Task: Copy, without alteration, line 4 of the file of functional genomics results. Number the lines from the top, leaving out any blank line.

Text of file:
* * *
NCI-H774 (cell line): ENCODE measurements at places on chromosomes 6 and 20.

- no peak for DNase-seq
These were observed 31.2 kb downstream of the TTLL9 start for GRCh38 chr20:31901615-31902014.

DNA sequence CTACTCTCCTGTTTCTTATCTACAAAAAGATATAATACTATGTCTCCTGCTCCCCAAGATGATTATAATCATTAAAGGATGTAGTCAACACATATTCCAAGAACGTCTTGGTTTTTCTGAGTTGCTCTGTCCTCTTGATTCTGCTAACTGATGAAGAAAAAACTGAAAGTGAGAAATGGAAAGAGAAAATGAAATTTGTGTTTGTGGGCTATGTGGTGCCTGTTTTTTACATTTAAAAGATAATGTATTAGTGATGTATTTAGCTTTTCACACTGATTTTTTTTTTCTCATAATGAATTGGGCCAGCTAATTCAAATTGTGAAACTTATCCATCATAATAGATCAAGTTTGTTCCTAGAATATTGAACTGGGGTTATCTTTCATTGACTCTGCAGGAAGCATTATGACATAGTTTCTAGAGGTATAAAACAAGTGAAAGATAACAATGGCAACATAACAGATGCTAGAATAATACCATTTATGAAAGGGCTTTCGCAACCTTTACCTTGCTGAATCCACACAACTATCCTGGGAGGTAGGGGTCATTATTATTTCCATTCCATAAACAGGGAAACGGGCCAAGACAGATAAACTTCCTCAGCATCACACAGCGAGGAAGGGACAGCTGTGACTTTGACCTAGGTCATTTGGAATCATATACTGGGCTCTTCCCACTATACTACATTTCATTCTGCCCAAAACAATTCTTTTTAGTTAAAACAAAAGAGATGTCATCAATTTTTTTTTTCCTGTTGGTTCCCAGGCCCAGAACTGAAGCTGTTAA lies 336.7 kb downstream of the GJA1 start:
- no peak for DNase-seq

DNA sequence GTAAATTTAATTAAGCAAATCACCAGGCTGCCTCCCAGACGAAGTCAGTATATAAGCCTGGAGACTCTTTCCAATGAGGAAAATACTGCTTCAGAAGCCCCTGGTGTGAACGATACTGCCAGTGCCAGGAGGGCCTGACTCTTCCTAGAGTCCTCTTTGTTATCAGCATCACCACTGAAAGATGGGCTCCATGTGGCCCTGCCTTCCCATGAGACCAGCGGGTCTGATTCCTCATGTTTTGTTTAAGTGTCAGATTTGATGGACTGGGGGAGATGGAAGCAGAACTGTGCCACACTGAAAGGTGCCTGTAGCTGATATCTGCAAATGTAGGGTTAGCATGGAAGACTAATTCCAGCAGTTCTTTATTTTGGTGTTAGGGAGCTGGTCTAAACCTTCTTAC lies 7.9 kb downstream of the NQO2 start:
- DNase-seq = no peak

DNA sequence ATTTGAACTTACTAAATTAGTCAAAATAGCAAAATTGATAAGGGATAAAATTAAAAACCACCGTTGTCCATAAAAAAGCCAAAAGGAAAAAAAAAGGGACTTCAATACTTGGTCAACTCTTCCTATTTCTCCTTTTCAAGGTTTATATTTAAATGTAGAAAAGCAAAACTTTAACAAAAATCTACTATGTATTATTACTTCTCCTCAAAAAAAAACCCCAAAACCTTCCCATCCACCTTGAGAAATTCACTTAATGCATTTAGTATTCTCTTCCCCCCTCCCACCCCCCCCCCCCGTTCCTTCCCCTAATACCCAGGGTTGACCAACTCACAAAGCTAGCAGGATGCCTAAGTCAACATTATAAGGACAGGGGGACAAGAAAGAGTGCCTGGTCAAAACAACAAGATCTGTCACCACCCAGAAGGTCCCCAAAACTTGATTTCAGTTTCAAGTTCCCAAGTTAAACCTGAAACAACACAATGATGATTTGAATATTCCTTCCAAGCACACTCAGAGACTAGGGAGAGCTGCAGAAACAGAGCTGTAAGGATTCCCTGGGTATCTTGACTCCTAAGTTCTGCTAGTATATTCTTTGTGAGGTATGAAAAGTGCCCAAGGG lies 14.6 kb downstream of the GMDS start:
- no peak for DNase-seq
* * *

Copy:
DNA sequence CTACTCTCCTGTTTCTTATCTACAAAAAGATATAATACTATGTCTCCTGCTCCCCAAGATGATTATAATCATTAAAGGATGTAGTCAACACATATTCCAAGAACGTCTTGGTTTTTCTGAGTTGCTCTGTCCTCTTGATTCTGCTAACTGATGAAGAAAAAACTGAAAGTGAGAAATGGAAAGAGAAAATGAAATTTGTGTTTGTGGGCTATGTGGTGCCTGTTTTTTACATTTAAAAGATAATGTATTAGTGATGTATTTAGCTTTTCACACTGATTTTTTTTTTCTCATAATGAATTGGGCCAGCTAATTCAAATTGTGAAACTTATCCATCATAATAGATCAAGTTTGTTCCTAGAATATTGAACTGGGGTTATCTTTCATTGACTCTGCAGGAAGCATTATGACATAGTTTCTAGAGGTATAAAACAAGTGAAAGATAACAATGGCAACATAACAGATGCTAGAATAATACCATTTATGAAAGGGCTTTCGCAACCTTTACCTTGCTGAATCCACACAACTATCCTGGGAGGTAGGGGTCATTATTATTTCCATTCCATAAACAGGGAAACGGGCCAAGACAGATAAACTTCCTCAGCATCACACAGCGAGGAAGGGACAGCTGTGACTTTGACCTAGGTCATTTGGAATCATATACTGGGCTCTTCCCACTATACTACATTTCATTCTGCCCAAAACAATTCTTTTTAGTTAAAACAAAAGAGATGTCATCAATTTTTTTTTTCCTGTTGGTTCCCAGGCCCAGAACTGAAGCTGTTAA lies 336.7 kb downstream of the GJA1 start: